For years, Kandahar province has been a key focus of NATO’s efforts to stabilize the country. The volatile region is the birthplace of the Taliban, and its capital is the country’s second-largest city.
American troops have begun leaving this area by the thousands and are handing security responsibilities over to Afghan forces. Afghan officials claim things are getting better.
But many residents don’t trust Western forces or their own government’s claims, and they are now turning to a third party for help.
A Dangerous City
On a recent morning outside the main government compound in Panjwai district, provincial officials review plans for a new bazaar.
A year ago, the officials say, such a commercial venture wouldn’t have been possible because of militants terrorizing this district, a 40-minute drive southwest of Kandahar city.
These days, provincial authorities are looking to attract investment and create jobs as the Afghan government attempts to strengthen its presence here.
Kandahar Gov. Tooryalai Wesa attends a packed meeting with Panjwai officials and residents. Several residents complain about schools that were promised but never built because funding wasn’t sent from Kabul.
They also complain about Taliban fighters using tractors to tear up parts of a key road. That irritates Wesa, who demands to know why residents aren’t standing up to them.
On the drive back to Kandahar city, Wesa explains his tough words.
“We built the road with the support of the Canadians when they were here, and so part of that road was damaged by the insurgencies. So that’s why I told them, you know, that’s your job — you have to protect the road you are using,” says Wesa. “You are taking your agricultural products to the market, you are taking your patients to the doctor, you are sending children to school using that road, so you have to protect the roads.”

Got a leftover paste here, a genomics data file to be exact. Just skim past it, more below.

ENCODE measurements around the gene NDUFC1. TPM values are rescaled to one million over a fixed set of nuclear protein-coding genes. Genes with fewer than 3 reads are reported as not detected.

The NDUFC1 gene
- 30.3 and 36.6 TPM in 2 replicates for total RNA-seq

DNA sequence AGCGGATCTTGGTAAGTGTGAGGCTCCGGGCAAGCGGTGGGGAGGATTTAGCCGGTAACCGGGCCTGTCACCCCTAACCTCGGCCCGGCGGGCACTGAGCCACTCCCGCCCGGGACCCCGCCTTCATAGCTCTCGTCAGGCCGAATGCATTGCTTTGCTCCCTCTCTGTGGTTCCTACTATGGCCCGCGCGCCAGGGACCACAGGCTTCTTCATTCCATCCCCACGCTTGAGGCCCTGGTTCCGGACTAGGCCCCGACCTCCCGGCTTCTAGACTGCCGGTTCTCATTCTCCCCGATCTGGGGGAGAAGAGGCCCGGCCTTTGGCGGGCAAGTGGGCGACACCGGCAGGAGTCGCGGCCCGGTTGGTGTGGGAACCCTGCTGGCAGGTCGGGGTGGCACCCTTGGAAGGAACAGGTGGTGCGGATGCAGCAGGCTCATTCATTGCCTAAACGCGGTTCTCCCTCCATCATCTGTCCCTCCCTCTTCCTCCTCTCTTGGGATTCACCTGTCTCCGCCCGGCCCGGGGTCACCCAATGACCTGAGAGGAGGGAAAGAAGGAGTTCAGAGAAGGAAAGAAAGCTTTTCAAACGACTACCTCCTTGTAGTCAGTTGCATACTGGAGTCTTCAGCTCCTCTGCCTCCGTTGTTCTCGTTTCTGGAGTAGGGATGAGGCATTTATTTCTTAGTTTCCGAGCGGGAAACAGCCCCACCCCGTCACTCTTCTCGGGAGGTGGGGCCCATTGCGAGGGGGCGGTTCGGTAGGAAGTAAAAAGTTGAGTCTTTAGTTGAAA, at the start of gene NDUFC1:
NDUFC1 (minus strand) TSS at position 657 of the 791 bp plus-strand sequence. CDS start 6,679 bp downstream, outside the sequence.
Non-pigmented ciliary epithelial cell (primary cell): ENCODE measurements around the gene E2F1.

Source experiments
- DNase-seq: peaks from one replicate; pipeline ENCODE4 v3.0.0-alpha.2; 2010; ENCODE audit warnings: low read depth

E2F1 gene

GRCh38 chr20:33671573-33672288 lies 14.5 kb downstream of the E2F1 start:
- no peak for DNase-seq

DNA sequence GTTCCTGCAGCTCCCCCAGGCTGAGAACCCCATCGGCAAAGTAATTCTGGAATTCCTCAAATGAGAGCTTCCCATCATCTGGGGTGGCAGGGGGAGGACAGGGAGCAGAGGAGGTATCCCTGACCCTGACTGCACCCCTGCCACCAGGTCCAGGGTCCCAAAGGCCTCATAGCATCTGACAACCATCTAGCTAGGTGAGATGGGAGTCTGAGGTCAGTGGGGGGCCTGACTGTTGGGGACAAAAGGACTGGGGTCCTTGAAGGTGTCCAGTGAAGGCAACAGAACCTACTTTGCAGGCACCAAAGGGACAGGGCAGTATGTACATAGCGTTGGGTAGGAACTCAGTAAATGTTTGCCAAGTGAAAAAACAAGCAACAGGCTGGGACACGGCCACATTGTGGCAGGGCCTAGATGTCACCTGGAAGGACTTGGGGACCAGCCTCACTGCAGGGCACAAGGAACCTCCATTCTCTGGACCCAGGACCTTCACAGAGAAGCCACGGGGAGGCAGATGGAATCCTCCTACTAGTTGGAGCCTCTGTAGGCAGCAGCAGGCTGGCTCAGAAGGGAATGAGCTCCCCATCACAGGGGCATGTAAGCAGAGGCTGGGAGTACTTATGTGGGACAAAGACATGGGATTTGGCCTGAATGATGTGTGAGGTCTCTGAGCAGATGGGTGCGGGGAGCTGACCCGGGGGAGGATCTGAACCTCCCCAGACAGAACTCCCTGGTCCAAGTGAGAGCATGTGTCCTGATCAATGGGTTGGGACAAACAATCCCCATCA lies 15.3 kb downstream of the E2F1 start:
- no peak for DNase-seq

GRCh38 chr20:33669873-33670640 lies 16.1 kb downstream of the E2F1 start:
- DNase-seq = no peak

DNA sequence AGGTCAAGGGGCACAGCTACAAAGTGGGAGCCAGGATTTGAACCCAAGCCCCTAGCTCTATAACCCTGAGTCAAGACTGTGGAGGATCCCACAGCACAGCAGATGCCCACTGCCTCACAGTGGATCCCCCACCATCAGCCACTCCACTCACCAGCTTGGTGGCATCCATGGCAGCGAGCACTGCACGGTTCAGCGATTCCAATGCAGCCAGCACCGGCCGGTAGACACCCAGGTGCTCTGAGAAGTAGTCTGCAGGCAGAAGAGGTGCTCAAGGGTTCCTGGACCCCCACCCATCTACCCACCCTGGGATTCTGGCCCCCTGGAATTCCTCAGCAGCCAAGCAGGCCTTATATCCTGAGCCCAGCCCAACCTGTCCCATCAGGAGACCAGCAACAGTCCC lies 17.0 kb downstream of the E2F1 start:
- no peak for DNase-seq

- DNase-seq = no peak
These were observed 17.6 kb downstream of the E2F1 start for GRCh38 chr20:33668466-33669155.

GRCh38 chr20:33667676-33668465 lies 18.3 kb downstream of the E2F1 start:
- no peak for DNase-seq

Wesa believes the province will never be secure if residents don’t cooperate. He says that in some districts where people have turned against the Taliban, the reward has been more development aid and an improved economy.
“And as I told them,” he says, “if I put a tank on each house, still, if you do not support, that will not help. The tanks, the artilleries cannot bring peace. You folks can bring the peace here.”
But many people in Panjwai say they feel powerless living with insecurity they describe as the worst in years. It’s especially bad in outlying areas where residents talk of frequent battles between the Taliban, and U.S. and Afghan forces.
One such resident is Mullah Baran, 38. His younger brother was killed in a massacre last March blamed on a U.S. soldier. That soldier — Staff Sgt. Robert Bales — is awaiting trial on charges that he fatally shot 16 civilians in two villages of the district.
Baran says roadside bombs, raids by Afghan police and soldiers, and fighting that he claims destroyed his orchards forced him to move his extended family away from their home village.
He says he used some of the $50,000 the U.S. paid in compensation to the families of the March shooting to buy property in a safer area.
A day laborer named Jabar Khan also complains about the lack of security in Panjwai. He says he’s especially scared of roadside bombs, which have killed whole families here.